Alberta Métis Table Petition on Harvesting in Legislature

    Call on Alberta Government to 'Tear Up' Ted Morton's Flawed Policy

    EDMONTON, Nov. 29 /CNW/ - Today Pearl Calahasen, the MLA for Lesser Slave
Lake, tabled a petition in the Alberta Legislature on behalf of the Métis
Nation of Alberta (MNA) in support of the Alberta Government respectfully
accommodating Métis harvesting rights.

    The petition, which was signed by approximately 2,400 Albertans, read:

    We, the Métis people of Alberta and friends of the Métis, urge the
    Government of Alberta to continue to accommodate Métis harvesting for
    food, throughout the province of Alberta, through a negotiated harvesting
    agreement with the Métis Nation of Alberta. This agreement should build
    upon the Interim Métis Harvesting Agreement and allow for Métis
    harvesting to continue to take place where there is a Métis tradition of
    harvesting (excluding occupied Crown lands and private property where
    permission has not be obtained). ...

    "I hope the Alberta Legislature hears the voices of the Métis people and
our friends living throughout this province through this petition," MNA
President Audrey Poitras said. "The message is clear: Ted Morton's unlawful,
unilateral and regressive policy on Métis harvesting must be torn up to make
way for a new approach that is based on respect, reconciliation and the rule
of law. Mr. Morton's actions continue to tarnish the Alberta Government's
well-earned reputation of being a leader in Crown-Métis relations and
respecting Métis rights in this country."
    The Métis people have a long history of using petitions to assert their
rights and draw attention to injustices perpetuated against them across the
Métis Homeland.
    "Like our ancestors before us, the Métis Nation continues to use this
means of respectful protest in Canada when our rights are being ignored by
government. We only hope the Alberta Government will respectfully listen and
act, rather than continuing with Ted Morton's current approach," President
Poitras added.
    MNA Minister for Métis Rights, Cecil Bellrose explained that Métis rights
do not depend on Ted Morton's politics.
    "Since Mr. Morton has decided to ignore his Ministerial responsibilities
to protect Alberta's wildlife and act unilaterally, the Métis people have
ignored his policy and have continued to harvest this fall, just as we have
done for generations, Minister Bellrose said.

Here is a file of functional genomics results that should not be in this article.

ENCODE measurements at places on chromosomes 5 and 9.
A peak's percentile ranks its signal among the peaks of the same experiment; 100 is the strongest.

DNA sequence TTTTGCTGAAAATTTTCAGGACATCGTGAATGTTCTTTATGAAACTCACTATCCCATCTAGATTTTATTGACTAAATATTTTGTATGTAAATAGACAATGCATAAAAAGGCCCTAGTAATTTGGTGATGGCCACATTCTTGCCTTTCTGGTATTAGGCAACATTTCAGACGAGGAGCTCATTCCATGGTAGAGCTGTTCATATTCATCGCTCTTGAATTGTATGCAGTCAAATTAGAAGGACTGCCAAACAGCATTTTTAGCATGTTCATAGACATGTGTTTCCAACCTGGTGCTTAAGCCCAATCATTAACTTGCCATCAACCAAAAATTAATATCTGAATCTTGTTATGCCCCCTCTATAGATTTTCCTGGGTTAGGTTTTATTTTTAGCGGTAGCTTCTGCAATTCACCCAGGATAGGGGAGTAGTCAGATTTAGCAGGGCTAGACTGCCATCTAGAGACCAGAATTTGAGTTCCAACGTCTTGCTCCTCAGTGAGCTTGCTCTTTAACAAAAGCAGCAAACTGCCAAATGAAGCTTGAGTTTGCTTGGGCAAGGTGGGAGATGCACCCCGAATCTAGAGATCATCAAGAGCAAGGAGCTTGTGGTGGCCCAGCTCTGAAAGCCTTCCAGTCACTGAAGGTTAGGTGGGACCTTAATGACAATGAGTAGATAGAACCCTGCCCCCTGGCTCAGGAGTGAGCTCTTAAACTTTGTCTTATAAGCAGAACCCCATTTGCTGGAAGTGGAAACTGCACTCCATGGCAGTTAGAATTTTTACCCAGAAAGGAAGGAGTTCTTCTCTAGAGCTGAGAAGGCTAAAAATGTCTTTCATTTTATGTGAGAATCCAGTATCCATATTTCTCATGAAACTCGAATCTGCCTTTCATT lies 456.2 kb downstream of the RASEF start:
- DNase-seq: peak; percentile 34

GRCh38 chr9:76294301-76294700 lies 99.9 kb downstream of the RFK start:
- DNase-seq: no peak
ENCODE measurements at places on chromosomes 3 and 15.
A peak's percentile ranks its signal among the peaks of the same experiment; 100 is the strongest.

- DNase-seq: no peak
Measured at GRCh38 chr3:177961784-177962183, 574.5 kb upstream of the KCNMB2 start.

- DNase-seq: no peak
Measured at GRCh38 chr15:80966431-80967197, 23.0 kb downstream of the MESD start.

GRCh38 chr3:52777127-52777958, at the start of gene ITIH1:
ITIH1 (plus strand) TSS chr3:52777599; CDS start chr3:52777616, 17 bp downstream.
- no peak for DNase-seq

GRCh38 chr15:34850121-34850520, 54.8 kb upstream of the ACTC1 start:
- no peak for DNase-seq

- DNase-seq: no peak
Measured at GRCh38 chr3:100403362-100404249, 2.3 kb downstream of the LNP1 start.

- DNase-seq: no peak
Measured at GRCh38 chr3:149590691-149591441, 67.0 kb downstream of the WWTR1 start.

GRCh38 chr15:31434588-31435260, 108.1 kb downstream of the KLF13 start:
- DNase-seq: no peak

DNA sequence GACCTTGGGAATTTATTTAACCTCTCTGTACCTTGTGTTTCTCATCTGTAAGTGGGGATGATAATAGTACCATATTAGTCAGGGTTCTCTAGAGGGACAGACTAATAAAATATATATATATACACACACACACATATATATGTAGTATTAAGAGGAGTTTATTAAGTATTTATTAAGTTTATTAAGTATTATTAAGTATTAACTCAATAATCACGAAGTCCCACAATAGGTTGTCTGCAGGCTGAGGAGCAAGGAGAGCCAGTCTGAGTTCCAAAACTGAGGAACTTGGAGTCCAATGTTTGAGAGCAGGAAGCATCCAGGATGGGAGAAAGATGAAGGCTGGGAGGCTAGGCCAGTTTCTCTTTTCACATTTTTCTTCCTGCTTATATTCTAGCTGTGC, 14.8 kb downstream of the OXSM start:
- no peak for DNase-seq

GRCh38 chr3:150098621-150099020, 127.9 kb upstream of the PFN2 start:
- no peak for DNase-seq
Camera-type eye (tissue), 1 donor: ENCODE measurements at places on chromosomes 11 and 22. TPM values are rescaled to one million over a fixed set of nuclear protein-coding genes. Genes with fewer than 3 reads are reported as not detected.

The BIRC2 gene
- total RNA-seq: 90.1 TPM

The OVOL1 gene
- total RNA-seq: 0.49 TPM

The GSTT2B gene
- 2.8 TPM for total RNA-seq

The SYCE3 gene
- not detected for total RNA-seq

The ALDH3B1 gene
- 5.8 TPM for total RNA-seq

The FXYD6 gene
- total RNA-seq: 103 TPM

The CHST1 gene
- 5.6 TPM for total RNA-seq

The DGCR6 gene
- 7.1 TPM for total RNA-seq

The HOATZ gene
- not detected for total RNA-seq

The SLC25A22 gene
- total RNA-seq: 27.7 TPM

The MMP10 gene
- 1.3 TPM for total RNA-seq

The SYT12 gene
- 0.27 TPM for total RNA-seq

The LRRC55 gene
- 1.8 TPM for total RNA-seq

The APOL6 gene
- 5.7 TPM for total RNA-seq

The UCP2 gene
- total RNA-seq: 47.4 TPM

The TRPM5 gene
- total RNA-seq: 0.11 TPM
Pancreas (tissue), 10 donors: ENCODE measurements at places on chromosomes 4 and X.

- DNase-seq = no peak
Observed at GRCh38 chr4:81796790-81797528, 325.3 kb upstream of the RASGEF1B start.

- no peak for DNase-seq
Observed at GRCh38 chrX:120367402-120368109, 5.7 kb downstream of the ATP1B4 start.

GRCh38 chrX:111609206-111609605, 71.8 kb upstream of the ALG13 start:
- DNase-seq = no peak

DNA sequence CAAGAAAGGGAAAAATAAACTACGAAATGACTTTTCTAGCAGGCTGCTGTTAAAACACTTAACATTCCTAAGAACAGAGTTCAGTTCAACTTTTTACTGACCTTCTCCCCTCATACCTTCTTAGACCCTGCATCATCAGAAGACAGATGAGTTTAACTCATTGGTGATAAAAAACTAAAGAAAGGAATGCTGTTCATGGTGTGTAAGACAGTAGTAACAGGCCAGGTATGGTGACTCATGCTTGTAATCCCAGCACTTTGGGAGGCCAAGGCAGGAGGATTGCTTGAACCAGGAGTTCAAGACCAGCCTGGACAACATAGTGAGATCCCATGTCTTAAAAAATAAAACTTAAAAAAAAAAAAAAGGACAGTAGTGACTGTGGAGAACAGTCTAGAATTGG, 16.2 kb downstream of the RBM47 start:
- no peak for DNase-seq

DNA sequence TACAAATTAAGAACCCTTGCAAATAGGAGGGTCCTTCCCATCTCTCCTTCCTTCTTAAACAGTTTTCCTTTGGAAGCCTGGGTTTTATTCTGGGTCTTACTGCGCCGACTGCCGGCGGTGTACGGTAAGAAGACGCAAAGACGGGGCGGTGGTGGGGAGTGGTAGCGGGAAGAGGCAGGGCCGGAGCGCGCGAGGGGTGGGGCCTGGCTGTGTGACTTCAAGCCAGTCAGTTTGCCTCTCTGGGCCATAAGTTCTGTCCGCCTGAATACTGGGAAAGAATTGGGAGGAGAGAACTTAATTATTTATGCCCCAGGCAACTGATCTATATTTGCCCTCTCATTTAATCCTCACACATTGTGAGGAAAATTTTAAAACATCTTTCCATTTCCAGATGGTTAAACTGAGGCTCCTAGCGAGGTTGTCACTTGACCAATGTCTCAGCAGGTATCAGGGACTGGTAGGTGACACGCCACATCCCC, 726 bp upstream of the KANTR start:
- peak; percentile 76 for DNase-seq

The MNA wants to work with the Alberta Government to implement the Points
of Agreement reached between the MNA President and the Minister for
International, Intergovernmental and Aboriginal Relations in May of this year,
instead of ignoring Alberta's unconstitutional regulatory regime.
    "We call on members of the Alberta Legislature to support us in arriving
at a partnership on Métis harvesting, rather than Mr. Morton's strategy of
confrontation and litigation," added Minister Bellrose.
    "The MNA remains committed to working with the Alberta Government in
partnership on Métis harvesting," President Poitras concluded. "The MNA has
written to the Alberta Government outlining how good faith negotiations can
resume on Métis harvesting. Until then, the MNA will continue to stand united
on Métis rights by implementing our Action Plan and defending Métis harvesters
against Ted Morton's unilateral and regressive Métis harvesting policy."

    Background on Métis Harvesting in Alberta

    In September 2004, the MNA and the Alberta Government entered into an
Interim Métis Harvesting Agreement (IMHA) to accommodate Métis harvesting
rights throughout Alberta based on the Supreme Court of Canada's decision in
the Powley case. The IMHA worked effectively for over 2 1/2 years.
    In August 2006, the MNA and the Alberta Government engaged in renewed
discussions for a longer-term agreement. Based on these negotiations, the MNA
President and the Minister for International, Intergovernmental and Aboriginal
Relations reached Points of Agreement for a new arrangement in May 2007.
Unfortunately, Ted Morton, the current Minister for Sustainable Resources
Development refused to work with the MNA to implement these Points of
Agreement and cancelled the IMHA. Morton then adopted a unilateral and
regressive policy on Métis harvesting in July 2007. This policy excludes Métis
living in central and southern Alberta, ignores the Alberta Government's own
research on Métis claims and draw arbitrary lines that limit traditional Métis
harvesting practices.
    In August 2007, the MNA Assembly unanimously rejected Ted Morton's
policy. Since with the cancellation of the IMHA, Alberta laws do not
accommodate Métis harvesting, the Assembly adopted its MNA Harvesting Policy
and Métis harvesters will continue to exercise their constitutional rights
pursuant to the MNA Policy, regardless of Ted Morton's policy. The MNA will
support Métis harvesters who are following the MNA Harvesting Policy and
charged by SRD. As well, the MNA Assembly adopted an Action Plan on Métis
Harvesting that focuses on four areas: exercising Métis rights, defending
Métis rights, political action on Métis rights and public education on Métis
rights. For copies of these documents or more information visit

For further information:

For further information: Monique Devlin, MNA Communications, Ph: (780)

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